Sickness behaviour – the immune response requires high amounts of energy. In order to conserve energy, pro-inflammatory signals (during infection) enter the brain and induce energy conservation including fatigue, lethargy, reduced activity, behavioural inhibition, failure to concentrate and reduced cognitive activity, malaise and anhedonia (inability to feel pleasure).
Restoring immune balance in chronic fatigue syndrome means restoring NK cell and Treg cell function along with reducing pro-inflammatory signals in the brain.
Advanced Immune profile (very comprehensive) OR NK cell activity
An immune imbalance, as when sickness behaviour is induced, tells our body not to use or waste energy. Therefore correcting this signal might be considered a first step in recovery. Prescribing exercise in chronic fatigue syndrome is not recommended – overdoing it, pushing yourself or trying even to build up to an exercise routine gradually can all make things worse4.
We also need to support energy production. The mitochondria inside our cells are responsible for creating the molecules of energy from the food we take in. The metabolism is a complex web of interactions and chemical reactions which requires a vast number of nutrients as co-factors. Some of these are common deficiencies, particularly when we are under stress and recovering from infection or have ongoing immune imbalance. It is necessary to restore any deficiencies that might be slowing down energy production.
Beyond this, there may be damage to the mitochondria during inflammation. Increasing antioxidant support to protect the mitochondria is often warranted and there are some clinically proven supports which some patients can find effective.
ATP production (energy molecule produced by mitochondria)
The microbiome plays an essential role in immune balance. Beneficial bacteria may be depleted in chronic illness and restoring good gut function is a very important step. Unwanted bacterial growth, yeasts or parasites can further upset immune balance and may need to be addressed. If there is inflammation coming from the gut, this might be a major driver of immune issues systemically.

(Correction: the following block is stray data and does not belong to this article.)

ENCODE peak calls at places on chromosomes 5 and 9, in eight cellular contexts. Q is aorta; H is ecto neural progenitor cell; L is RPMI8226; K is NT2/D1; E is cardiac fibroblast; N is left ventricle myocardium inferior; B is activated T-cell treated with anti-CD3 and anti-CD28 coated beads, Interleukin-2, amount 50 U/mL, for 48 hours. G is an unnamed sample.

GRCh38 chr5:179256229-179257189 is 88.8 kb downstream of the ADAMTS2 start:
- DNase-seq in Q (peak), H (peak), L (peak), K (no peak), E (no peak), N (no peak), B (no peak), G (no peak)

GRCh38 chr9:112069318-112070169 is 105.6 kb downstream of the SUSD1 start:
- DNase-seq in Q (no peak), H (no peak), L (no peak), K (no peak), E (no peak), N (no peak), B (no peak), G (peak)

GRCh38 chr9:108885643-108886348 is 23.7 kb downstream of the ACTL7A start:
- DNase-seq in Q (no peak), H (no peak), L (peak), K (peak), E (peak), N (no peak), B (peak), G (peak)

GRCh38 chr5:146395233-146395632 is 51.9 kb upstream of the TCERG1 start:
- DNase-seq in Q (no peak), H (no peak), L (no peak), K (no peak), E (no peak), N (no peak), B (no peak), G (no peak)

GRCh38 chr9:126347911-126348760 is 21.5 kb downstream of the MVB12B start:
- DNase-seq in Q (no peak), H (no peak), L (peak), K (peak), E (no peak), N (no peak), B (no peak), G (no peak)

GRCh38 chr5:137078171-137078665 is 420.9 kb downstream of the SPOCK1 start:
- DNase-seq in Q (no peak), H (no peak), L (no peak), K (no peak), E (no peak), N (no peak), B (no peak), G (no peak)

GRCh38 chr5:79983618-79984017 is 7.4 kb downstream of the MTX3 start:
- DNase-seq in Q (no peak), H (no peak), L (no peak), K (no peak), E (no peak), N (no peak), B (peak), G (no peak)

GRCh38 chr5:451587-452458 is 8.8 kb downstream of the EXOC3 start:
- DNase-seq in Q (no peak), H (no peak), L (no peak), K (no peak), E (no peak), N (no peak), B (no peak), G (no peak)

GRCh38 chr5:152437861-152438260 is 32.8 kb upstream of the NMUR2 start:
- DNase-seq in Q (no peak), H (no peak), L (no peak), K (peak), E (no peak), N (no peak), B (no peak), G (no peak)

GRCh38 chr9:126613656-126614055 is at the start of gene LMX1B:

Given that many people with ME/CFS experience digestive symptoms and often changing food intolerances, it will be important to work with a Nutritional Therapist to slowly augment the diet to support gut health and reduce gut symptoms rather than exacerbate. Including a diet high in polyphenols, such as found in brightly coloured fruits, vegetables and herbs, can be very beneficial to immune balance and support reduction of inflammation in the brain. However, many of these polyphenols act via the beneficial bacteria in the gut so this may need improvement first. We will work with you to prioritise dietary interventions, it is not a once size fits all.
GI Ecologix Stool analysis
There is higher incidence of ME/CFS and post-viral illness in women. Some patients will feel like their symptoms wax and wane through the menstrual cycle and hormonal imbalances could impact their wellbeing further.
Cis-gender females express immune receptors differently to males, having higher responses to viral infection, producing more antibodies and more severe reactions also to immunisation for example5. A higher immune response is associated with greater risk of developing post-viral fatigue. In addition, this increases the risk for autoimmune disease in women also – when the immune cells get confused and mount a response against self.
Low oestrogen in the perimenopause or menopause can also mimic a number of symptoms and be a significant confounding factor in recovery. Ageing also impacts the immune system in females differently, with effects on NK cells which are already implicated in the pathology of ME/CFS.
DUTCH Comprehensive Hormones Test
This may not relate to everyone but if you can identify some compounding factors such as heavy metals, exposure to chemicals or mould sensitivities, supporting your natural detoxification pathways may be helpful to reduce toxic burden and improve some of your symptoms. Your detoxification protocol should be carefully designed by your nutritional therapist/ functional medicine practitioner in relation to your current level of health.
Other factors/ causes of fatigue
Adrenal function may be impacted by illness. Often lifestyle interventions are important including maintaining a good circadian rhythm and utilising gentle approaches that will not exacerbate fatigue.
Thyroid function is critical to immune balance, energy production, hormone production and digestion amongst other systems. It is essential to rule dysfunction in or out as a confounding factor.
Nutrient deficiencies like iron, B12, zinc, magnesium are not the cause but can be overlooked.
DUTCH Adrenal profile
Thyroid testing – comprehensive panels via at-home pin prick test or phlebotomy via our clinic
Functional Nutritional Profile – blood test for nutrients
Where to start?
Because ME/ CFS is a complex and multifactorial illness, it is best to have an initial consultation with our team so that we can tailor your protocol specific to you.
- Committee on the Diagnostic Criteria for Myalgic Encephalomyelitis/Chronic Fatigue Syndrome; Board on the Health of Select Populations; Institute of Medicine (2015) Beyond Myalgic Encephalomyelitis/Chronic Fatigue Syndrome Redefining an Illness Washington (DC): National Academies Press (US); 2015 Feb 10
- Rivas etc al (2018) Association of T and NK Cell Phenotype With the Diagnosis of Myalgic Encephalomyelitis/Chronic Fatigue Syndrome (ME/CFS) Front Immunol 9;9:1028
- Curriu et al (2013) Screening NK-, B- and T-cell phenotype and function in patients suffering from Chronic Fatigue Syndrome. J Transl Med 11:68
- Loy etal (2016) Effect of Acute Exercise on Fatigue in People with ME/CFS/SEID: A Meta-analysis Med Sci Sports Exec 2016 48(10): 2003-2012
- Klein (2012) Sex influences immune responses to viruses, and efficacy of prophylaxis and therapeutic treatments for viral diseases. 34(12): 1050–1059.